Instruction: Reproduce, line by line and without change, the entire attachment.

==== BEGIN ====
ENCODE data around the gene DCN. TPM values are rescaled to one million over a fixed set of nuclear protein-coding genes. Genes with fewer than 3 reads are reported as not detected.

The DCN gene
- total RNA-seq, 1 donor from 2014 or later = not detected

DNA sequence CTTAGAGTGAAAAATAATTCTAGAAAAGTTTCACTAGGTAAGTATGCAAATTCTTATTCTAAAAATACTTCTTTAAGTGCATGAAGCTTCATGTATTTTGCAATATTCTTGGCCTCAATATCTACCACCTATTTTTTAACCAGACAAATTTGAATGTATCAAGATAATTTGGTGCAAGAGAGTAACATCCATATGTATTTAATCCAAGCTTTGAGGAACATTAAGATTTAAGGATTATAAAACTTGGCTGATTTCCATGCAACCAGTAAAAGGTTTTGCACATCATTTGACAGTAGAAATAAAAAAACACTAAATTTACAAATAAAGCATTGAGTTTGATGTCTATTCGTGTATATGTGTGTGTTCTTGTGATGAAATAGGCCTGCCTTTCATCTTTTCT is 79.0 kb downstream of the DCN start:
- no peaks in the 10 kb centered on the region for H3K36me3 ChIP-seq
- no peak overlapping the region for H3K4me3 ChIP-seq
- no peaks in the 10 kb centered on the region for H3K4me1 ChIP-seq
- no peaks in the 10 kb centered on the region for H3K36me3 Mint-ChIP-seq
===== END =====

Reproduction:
ENCODE data around the gene DCN. TPM values are rescaled to one million over a fixed set of nuclear protein-coding genes. Genes with fewer than 3 reads are reported as not detected.

The DCN gene
- total RNA-seq, 1 donor from 2014 or later = not detected

DNA sequence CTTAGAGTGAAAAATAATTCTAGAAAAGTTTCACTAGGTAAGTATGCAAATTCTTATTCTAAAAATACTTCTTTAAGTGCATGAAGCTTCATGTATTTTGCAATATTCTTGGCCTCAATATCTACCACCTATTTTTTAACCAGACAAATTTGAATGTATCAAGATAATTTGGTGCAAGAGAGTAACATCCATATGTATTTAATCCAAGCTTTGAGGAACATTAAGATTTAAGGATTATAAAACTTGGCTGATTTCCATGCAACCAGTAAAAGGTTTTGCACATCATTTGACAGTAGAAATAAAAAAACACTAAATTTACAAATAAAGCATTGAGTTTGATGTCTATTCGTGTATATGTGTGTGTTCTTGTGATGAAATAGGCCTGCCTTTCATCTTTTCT is 79.0 kb downstream of the DCN start:
- no peaks in the 10 kb centered on the region for H3K36me3 ChIP-seq
- no peak overlapping the region for H3K4me3 ChIP-seq
- no peaks in the 10 kb centered on the region for H3K4me1 ChIP-seq
- no peaks in the 10 kb centered on the region for H3K36me3 Mint-ChIP-seq